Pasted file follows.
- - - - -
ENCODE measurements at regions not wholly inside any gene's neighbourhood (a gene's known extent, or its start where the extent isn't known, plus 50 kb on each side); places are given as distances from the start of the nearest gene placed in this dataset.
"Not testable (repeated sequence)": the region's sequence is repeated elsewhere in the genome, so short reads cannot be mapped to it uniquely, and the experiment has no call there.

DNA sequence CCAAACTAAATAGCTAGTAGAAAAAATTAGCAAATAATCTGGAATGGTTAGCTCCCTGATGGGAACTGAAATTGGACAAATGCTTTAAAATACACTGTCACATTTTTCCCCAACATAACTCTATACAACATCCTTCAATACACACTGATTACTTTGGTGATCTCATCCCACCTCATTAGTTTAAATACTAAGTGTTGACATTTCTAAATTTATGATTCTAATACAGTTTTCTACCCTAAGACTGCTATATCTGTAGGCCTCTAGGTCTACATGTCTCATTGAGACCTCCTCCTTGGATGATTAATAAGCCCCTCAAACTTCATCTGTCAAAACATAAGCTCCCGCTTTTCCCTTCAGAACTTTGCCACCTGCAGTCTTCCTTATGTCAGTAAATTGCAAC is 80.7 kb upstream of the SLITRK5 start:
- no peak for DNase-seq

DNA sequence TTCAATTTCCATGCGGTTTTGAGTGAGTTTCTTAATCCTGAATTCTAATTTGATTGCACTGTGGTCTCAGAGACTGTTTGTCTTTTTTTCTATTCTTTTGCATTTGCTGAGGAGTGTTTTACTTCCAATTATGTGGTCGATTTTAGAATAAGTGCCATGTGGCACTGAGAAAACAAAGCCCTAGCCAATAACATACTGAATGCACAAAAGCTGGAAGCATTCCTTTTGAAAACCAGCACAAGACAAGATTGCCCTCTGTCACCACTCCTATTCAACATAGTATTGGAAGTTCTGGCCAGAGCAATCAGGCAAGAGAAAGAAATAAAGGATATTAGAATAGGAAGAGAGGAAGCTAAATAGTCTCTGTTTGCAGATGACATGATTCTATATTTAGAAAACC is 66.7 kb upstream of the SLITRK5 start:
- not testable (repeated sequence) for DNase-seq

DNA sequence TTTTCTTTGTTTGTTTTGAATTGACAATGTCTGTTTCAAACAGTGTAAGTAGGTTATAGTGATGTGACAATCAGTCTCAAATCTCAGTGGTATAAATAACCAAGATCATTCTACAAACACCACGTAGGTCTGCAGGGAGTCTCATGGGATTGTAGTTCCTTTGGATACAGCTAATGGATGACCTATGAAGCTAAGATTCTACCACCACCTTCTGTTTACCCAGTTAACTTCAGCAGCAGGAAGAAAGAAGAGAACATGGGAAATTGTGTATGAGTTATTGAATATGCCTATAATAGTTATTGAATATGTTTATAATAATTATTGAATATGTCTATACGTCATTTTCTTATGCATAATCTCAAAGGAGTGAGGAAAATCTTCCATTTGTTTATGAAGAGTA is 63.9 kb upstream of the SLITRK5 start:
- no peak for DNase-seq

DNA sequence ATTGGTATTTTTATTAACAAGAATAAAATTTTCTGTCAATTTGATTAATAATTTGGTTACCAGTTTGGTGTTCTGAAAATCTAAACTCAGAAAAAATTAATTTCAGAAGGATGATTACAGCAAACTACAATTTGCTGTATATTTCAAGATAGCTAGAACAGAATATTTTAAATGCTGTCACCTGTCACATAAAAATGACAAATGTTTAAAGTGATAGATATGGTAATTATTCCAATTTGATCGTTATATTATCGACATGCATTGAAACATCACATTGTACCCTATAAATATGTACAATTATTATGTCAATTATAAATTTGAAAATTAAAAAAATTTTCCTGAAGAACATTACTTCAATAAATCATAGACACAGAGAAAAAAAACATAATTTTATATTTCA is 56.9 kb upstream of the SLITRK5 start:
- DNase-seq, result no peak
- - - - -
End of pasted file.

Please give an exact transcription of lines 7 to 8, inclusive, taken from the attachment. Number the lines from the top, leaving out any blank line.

DNA sequence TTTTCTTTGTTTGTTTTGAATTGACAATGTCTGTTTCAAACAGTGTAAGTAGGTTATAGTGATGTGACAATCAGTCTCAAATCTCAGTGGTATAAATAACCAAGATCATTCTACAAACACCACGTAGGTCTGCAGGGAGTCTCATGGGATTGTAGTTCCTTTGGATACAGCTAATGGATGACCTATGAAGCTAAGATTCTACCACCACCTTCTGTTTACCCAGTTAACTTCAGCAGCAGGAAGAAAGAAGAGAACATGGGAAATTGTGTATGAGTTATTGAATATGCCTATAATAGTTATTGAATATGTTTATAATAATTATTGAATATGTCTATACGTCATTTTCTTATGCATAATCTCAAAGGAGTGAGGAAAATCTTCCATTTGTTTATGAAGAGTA is 63.9 kb upstream of the SLITRK5 start:
- no peak for DNase-seq